“I thought there was going to be paradise here. Today I’m not so optimistic,” says Ammash with a smile at the local council's offices. His joke barely conceals his frustration: Recent years have seen a series of plans for developing the locale rejected or delayed. Or they just plain evaporated.

Sometimes this has been the fault of the various government ministries, and often because the surrounding Jewish locales – Caesarea, Kibbutz Ma’agan Michael and Moshav Beit Hanania – heap objections on every application for the fishing village’s expansion.

According to Ammash, from the outset he opposed Buyer’s Price – and not only because of concerns that the apartments would be sold to people from outside the community. “We did a survey, and we saw that the residents wanted plots of land,” he says.

“I asked the Housing Ministry to let us build the homes, all in accordance with plans that would be approved. The request was denied. They told us that this was the only way to progress, that there was no other option and it would be too bad if the plan were shelved. This is our only reserve of land. I thought about all the people here who don’t have homes and I hoped to help them. What other option did I have?”

He says that in various discussions he warned “against forcing Buyer’s Price on us. I said ‘the poor of your city come first’ and the project has to benefit my residents. They’re the ones who need to get any solution first.”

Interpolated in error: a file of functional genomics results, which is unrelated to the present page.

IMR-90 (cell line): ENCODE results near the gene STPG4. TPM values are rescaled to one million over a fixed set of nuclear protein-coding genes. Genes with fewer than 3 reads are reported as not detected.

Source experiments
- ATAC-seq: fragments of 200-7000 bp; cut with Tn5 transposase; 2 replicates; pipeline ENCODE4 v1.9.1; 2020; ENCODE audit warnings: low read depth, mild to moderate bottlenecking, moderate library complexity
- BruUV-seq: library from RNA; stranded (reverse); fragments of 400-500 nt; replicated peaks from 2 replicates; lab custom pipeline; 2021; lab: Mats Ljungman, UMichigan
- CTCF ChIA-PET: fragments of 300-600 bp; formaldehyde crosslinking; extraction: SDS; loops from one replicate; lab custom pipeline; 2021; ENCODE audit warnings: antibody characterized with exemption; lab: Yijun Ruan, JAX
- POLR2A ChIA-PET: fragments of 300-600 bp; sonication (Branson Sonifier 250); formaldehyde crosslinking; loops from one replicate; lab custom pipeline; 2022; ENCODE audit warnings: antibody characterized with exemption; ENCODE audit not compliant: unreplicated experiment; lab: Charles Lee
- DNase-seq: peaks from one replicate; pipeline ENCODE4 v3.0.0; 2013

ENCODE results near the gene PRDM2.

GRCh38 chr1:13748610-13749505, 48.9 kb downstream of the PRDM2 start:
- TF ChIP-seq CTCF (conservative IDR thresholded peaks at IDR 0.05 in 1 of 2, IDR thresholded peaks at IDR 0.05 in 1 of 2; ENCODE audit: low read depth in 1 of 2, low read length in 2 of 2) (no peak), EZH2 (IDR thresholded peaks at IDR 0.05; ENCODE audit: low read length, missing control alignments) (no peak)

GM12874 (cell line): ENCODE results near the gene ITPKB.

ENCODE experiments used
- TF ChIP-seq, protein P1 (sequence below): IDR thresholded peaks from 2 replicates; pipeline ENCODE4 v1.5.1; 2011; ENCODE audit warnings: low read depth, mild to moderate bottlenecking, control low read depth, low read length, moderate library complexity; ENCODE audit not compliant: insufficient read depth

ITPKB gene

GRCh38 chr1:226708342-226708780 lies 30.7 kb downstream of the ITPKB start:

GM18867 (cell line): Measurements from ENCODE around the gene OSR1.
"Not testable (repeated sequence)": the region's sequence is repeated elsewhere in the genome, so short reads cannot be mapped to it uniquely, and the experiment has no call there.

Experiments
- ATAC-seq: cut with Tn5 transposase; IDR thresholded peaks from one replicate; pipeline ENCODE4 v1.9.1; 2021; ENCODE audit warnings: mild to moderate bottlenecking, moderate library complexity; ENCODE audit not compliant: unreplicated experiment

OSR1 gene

According to Ammash, he received two kinds of answers, never in writing. In the first kind, he was told that “first we’ll approve the plan, then we’ll see to issues of the purchasers.” In the second kind of answer, it was hinted that “there’s no need to worry, they’ll find a way to ensure that all the apartments are offered to local people.”

The area earmarked for the project.Credit: Rami Shllush

‘We’ll oppose this madness’

The Construction and Housing Ministry denies this and says that any such promise contradicts the attorney general’s instructions under which 20 percent of the apartments are reserved for local residents.

In the meantime, a delay in upgrading a joint waste treatment plant in the area might postpone even further the construction of the neighborhood – and damage the local people’s trust.

“We’ve had so many disappointments. Without cranes on the ground here, the residents have stopped believing in the promises that the project is for their benefit,” Ammash says, adding that the promotional video for Turquoise is damaging the remnants of their trust.